Even while living in a world of uncertainty, we make assumptions and, from there, try to do things that are optimal (or nearly so) within our assumptions. (A big part of my work is thinking about how to check and improve these assumptions, but that’s another story.)
I realize I stated Rubin’s view incorrectly. He doesn’t actually say, “do not control for post-randomization variables”. What he does say is: do not try to control for them ignoring the fact that they are post-randomization–that is, do not treat them as fully observed covariates. This is how his instrumental variables stuff works. So there is no contradiction with his view that you should ideally condition on all observed values, even on post-randomization variables (which can be thought of as partially observed, in the potential outcome sense).
From my perspective, the point is that Rubin’s fully-Bayesian approach gets difficulty in complex settings. Rubin would argue that this difficulty is inherent and should not be avoided. And Pearl correctly pointed out the sloppiness of my statement that “Jennifer and I recommend not controlling for intermediate outcomes.” A better way to put it is that it is appropriate to control for intermediate outcomes, but not if your only tool is unadjusted regression on available data.
I agree with Pearl that, “If you incorporate an intermediate variable M as a predictor in your propensity score and continue to do matching as if it is just another evidence-carrying predictor, no post processing will ever help you, except of course, redoing the estimation afresh.” More sophisticated adjustment–whether using Rubin’s framework, Pearl’s, or some other approach–is needed. My allusion to “post-processing” was too vague.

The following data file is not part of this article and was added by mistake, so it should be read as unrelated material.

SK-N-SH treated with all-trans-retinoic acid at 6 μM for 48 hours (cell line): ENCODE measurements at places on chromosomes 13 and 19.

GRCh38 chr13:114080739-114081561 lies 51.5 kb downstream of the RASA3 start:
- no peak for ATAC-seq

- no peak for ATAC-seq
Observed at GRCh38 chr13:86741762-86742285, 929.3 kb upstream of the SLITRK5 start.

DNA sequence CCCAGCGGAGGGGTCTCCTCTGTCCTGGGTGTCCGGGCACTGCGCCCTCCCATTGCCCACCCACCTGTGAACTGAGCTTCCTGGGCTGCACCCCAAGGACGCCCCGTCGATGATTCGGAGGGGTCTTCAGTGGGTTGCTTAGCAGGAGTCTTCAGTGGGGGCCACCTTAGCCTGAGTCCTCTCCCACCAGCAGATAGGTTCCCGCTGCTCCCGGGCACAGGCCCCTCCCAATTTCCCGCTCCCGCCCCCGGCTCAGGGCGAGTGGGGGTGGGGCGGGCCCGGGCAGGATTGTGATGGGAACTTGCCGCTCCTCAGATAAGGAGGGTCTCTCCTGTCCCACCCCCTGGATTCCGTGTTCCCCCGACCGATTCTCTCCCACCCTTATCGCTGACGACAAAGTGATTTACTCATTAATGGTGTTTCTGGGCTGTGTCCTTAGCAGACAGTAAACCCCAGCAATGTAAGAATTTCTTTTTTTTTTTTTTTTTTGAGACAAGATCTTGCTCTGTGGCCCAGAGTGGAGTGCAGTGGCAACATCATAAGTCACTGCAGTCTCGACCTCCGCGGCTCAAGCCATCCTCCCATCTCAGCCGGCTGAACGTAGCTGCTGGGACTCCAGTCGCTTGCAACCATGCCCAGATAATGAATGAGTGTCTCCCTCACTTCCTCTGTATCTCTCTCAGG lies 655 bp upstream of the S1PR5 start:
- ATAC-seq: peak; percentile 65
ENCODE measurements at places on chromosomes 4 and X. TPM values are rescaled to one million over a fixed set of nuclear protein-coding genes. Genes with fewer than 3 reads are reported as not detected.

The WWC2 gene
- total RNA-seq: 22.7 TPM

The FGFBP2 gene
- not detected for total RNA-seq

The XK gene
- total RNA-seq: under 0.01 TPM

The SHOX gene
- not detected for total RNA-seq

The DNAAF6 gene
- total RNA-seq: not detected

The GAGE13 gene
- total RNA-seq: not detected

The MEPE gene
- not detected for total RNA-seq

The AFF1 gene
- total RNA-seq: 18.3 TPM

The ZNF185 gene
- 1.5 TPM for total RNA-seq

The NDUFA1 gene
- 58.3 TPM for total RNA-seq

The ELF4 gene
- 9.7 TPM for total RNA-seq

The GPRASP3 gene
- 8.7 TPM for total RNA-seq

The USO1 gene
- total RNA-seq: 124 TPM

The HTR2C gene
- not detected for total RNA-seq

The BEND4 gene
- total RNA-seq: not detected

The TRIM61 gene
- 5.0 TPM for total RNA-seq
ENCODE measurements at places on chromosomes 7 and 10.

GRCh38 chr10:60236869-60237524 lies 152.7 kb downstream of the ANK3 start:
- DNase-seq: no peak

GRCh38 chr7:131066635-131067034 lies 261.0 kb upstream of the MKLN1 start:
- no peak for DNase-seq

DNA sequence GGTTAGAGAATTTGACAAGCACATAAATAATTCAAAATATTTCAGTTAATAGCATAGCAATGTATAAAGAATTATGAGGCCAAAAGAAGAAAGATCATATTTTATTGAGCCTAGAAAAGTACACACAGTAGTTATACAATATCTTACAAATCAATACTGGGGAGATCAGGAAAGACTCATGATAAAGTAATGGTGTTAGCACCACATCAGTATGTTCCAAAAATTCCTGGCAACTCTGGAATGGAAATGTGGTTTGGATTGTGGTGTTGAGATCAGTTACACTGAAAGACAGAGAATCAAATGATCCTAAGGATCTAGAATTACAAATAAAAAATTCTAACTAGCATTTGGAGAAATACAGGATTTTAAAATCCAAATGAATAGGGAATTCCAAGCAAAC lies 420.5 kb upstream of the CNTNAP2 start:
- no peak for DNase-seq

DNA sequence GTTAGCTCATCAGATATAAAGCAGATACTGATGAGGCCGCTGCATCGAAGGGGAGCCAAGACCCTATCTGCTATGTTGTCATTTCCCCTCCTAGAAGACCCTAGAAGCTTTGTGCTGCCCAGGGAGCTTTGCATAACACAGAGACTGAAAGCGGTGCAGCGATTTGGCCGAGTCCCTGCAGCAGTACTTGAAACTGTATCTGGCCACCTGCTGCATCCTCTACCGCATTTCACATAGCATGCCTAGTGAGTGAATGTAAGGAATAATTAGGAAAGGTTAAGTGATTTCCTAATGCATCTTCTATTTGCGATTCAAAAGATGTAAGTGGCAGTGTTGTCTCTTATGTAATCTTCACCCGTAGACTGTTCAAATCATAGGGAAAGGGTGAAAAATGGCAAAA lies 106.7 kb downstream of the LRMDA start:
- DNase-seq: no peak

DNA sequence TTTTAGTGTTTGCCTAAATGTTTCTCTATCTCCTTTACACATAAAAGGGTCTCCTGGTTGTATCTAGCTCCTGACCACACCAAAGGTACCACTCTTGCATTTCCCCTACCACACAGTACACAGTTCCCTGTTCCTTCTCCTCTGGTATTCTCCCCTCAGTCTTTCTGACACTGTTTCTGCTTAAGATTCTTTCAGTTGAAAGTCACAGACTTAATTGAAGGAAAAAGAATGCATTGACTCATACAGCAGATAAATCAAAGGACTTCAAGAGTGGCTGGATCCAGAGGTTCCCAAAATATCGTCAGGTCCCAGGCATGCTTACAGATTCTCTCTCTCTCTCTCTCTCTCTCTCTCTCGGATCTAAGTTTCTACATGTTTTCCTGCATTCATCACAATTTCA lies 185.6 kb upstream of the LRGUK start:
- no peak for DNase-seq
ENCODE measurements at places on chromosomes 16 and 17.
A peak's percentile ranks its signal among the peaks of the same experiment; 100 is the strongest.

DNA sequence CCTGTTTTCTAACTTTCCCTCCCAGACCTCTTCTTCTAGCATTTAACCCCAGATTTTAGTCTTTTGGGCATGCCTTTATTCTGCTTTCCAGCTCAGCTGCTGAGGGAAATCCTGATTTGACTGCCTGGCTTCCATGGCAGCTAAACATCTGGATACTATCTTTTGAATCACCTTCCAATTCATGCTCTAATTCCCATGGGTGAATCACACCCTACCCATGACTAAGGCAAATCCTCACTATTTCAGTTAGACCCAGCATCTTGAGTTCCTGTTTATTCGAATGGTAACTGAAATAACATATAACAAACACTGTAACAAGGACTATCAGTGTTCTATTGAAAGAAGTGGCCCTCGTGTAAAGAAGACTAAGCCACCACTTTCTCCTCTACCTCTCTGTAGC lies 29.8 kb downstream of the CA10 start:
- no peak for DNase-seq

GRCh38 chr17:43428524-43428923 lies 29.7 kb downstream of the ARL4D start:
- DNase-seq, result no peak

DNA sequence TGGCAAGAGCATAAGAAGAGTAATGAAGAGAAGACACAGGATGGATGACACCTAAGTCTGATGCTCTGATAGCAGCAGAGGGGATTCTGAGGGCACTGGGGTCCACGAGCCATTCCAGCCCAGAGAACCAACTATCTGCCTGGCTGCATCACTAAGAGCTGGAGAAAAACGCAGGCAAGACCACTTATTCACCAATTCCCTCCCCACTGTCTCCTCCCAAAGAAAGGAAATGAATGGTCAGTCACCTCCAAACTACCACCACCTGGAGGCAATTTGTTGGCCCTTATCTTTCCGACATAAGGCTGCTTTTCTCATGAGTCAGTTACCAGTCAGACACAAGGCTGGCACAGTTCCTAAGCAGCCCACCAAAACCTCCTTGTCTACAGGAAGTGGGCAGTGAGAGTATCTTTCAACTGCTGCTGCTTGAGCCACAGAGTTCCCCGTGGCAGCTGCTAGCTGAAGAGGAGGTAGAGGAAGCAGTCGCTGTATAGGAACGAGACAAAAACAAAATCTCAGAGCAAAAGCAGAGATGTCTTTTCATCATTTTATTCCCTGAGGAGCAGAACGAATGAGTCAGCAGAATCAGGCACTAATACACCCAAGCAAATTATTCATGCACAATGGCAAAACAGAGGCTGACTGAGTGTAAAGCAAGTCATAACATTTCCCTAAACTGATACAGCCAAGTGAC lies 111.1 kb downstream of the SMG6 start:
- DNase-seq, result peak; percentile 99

One place where my glib advice (“don’t control for intermediate outcomes”) can break down is in longitudinal studies of the sort where Robins and others have developed weighting methods to estimate causal effects. Again, the real point is, yes, it’s best to condition on all data; we just have to go beyond simple regression.
Statistical models are based on assumptions
Pearl refers to himself as a half-Bayesian and refers to “big-brother Bayes” as an impediment to clear thinking.. I consider myself a Bayesian, pretty much. I don’t always use Bayesian methods, but when I don’t, I think of what I’m doing as an approximation to a more laborious full Bayesian approach.
Bayesian inference has only two steps: (1) set up a joint probability distribution for everything involved in your problem, (2) condition on observed data to get a joint posterior distribution for everything unobserved. Everything else in Bayes fits into these steps: model checking can be formulated in terms of step 2 (as posterior inference on replications), and model expansion goes into step 1.
The most important objection to Bayesian statistics, in my opinion, is that, in realistic examples, the joint probability distribution is going to be arbitrary–often based on whatever data you happen to have at hand–and wrong. Is this a mortal flaw in Bayes? This is an empirical question; it depends on the example. Evaluation is complicated by the fact that statistical modeling, like all scientific activity, has some wiggle room. I tried a lot of models on the way to getting estimates of opinion on school vouchers.
Anyway, inference within the Bayesian framework is straightforward mathematics. We don’t have to go to the grave of Thomas Bayes and ask what he would do in a situation; we just set up the model and go from there. One advantage of Bayesian methods, to me, is that it puts the focus on the model rather than on the estimation procedure.
In defense of taste